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Menstrual hygiene practices and ending child marriages take root among South Sudan’s pastoralists

Every ethnic group in South Sudan has its customary laws, which regulate existing traditional practices such as arranged marriages and bride prices paid in cattle. These are central to the culture and economy of South Sudan’s pastoralist communities.

Among the cultural beliefs, a girl’s first menstrual period automatically graduates her to adulthood. The family and relatives throw a major celebration declaring her ready for marriage. By the time a girl has her second period, she should be in her husband’s home.

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Bith and Achol, both 14, show the bush that serves as their toilet for lack of available hygiene facilities in the cattle camp.

 

Bith, 15, had her first period two years ago. She shares, “Menstrual period to us means maturity and marriage. My two elder sisters got married at the age of 13 immediately after their first period.”

She said being in the pastoralist community isolated them from the rest of the world. Bith adds, “We have no knowledge of proper menstrual hygiene practices.” Bith and hundreds other pastoralists moved to Aguath village in early 2020, which is one-hour away from Tonj South County.

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Angelina Kuoth, World Vision’s volunteer worker, distributes the menstrual hygiene kits to the girls in Aguath Cattle Camp.

 

“This place is close to town, with non-government organizations frequent visits to the camp, we learned a few things, one of which was that having a menstruation is a ticket to marriage but a normal thing for every woman”, she shares.

Village chief Manyiel Ayiei says, “Before World Vision started supporting us, the leaders were trained on the dangers of child marriage which slowly reduced the practice. But the lack of knowledge on menstrual hygiene was still a huge gap among the girls.”

Observing menstrual hygiene is a good personal practice that need to be promoted to protect women from infections and allow them live with dignity.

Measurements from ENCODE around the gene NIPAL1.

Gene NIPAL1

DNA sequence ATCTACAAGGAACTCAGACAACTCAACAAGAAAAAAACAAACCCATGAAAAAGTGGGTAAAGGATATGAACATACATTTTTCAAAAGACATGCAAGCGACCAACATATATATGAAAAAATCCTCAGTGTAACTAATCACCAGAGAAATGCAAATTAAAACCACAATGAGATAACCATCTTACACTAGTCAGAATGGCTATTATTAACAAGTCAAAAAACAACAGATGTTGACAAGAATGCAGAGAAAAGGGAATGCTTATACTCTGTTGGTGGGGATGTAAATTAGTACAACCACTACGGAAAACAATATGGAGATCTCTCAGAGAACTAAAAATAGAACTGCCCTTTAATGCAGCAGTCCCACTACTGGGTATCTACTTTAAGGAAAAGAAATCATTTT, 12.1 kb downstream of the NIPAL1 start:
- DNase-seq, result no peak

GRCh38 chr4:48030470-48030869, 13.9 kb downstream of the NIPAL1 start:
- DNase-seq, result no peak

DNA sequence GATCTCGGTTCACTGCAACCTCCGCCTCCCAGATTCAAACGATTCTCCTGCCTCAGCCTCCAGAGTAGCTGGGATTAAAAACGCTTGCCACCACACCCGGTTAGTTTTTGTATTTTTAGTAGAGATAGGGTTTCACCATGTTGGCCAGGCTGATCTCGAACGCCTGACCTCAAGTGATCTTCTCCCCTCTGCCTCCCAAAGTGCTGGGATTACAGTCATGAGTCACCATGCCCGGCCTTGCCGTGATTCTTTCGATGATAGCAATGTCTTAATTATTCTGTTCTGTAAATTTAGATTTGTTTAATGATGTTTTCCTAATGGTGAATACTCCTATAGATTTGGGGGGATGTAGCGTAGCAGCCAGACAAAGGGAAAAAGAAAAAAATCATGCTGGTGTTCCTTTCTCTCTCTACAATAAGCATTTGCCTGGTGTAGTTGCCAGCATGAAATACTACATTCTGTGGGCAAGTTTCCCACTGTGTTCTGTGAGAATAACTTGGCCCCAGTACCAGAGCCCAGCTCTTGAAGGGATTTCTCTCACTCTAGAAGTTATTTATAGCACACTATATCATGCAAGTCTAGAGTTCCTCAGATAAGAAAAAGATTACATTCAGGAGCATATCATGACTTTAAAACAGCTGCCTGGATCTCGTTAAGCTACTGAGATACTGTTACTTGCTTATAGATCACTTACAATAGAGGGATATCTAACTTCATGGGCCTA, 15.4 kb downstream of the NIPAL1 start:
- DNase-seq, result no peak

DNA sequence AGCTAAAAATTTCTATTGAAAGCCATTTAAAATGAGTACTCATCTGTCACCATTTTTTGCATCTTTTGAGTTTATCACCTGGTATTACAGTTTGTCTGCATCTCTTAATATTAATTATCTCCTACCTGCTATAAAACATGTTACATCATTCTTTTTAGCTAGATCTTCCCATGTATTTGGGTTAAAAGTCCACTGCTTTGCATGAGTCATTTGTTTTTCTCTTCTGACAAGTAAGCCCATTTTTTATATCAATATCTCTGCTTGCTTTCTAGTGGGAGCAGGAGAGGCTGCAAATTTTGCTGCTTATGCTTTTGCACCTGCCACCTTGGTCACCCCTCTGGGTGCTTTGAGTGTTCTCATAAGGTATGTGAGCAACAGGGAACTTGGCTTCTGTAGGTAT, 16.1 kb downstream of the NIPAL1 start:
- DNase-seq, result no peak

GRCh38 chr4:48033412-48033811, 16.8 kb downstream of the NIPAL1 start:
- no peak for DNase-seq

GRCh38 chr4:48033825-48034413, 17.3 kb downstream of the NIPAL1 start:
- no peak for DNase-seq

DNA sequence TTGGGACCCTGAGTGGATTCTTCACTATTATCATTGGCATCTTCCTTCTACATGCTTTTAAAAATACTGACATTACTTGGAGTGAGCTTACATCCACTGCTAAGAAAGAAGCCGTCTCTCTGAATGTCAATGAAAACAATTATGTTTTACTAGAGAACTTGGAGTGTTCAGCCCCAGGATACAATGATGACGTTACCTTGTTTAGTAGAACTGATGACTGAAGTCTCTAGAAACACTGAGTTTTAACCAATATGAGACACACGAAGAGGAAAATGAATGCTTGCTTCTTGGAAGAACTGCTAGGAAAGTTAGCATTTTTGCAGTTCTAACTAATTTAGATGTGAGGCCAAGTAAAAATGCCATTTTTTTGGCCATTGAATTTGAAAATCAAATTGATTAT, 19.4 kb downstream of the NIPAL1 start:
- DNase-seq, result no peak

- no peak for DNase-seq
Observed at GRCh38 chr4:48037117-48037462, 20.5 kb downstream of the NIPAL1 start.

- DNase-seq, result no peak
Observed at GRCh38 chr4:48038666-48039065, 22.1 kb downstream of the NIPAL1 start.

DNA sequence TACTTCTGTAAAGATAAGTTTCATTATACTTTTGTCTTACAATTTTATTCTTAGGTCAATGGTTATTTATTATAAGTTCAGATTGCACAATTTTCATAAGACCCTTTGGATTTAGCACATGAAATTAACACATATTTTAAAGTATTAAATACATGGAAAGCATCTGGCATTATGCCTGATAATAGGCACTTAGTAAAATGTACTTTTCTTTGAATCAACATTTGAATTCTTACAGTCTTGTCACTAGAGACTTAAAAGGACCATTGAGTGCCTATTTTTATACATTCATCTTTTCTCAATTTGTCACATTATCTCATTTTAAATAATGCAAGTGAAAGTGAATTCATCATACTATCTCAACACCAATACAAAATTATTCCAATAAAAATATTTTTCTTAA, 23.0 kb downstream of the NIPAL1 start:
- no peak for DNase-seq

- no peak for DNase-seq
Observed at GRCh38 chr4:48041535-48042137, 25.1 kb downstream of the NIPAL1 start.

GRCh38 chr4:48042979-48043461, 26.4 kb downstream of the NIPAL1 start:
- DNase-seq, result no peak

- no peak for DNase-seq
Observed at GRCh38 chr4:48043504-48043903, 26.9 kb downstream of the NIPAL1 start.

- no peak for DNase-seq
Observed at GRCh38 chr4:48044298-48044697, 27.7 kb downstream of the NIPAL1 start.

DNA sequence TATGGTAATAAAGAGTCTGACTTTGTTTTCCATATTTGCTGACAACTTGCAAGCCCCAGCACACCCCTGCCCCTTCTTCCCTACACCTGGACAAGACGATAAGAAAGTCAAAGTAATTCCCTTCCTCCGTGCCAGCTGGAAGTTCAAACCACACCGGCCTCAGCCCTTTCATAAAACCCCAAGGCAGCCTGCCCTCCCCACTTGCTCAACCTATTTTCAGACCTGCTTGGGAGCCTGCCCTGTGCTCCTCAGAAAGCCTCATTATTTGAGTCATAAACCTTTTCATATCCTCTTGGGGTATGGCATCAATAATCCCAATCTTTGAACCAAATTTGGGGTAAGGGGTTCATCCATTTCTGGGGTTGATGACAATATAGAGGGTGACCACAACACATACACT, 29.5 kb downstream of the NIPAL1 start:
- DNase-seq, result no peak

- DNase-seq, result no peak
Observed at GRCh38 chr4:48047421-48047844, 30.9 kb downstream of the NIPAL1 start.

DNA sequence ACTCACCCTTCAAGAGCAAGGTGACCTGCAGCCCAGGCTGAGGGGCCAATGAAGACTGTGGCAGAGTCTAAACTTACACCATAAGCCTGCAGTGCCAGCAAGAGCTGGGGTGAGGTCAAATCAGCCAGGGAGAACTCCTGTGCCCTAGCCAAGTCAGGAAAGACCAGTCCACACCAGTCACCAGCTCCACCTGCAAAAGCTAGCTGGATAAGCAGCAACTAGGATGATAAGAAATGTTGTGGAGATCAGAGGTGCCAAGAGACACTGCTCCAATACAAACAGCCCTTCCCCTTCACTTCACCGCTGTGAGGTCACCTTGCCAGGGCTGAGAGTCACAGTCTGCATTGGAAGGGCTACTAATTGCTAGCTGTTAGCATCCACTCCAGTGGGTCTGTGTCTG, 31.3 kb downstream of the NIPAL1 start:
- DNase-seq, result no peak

Bith fortunately escaped an early marriage but wondered how to handle herself during her period. “Every month, I stay inside the tukul (traditional hut) for three days without taking a bath as practiced in our community”, she adds.

The girls at the camp also face the challenge of the absence of hygiene facilities and water supply. She says, “We go to the bush to defecate, which we know poses danger to our health. Due to lack of water cannot take a bath reguarly as advised by World Vision during the awareness sessions.”

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Bith checks the content of the dignity kit, including a torch, that will help her access the latrine safely at night.

 

Bith appeals to World Vision and partners to consider digging a water source and building latrines in the camp. “We are grateful that we have been rescued us from child marriage. There are still many challenges, but we are grateful our eyes are opened to our rights and important knowledge”, Bith further adds.

Maria Deng, World Vision’s Project Coordinator said that 140 females are reached with the menstrual hygiene support in five cattle camps of Greater Tonj. Deng says, “Observing menstrual hygiene is a good personal practice that need to be promoted to protect women from infections and allow them live with dignity.”

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Bith knows there are still challenges to face but she has learned many options and skills to face them.

 

She concludes, “Having access to dignity kits at the cattle camps remain a challenge for all women and girls. Let us continue supporting the communities until capacity is strongly established and the importance of personal hygiene is well understood by the pastoralists.”

World Vision and Food and Agriculture Organization (FAO) work together to help address the needs and education of the pastoralist children and families.

Story and photos by Scovia Faida Charles Duku, Communications Coordinator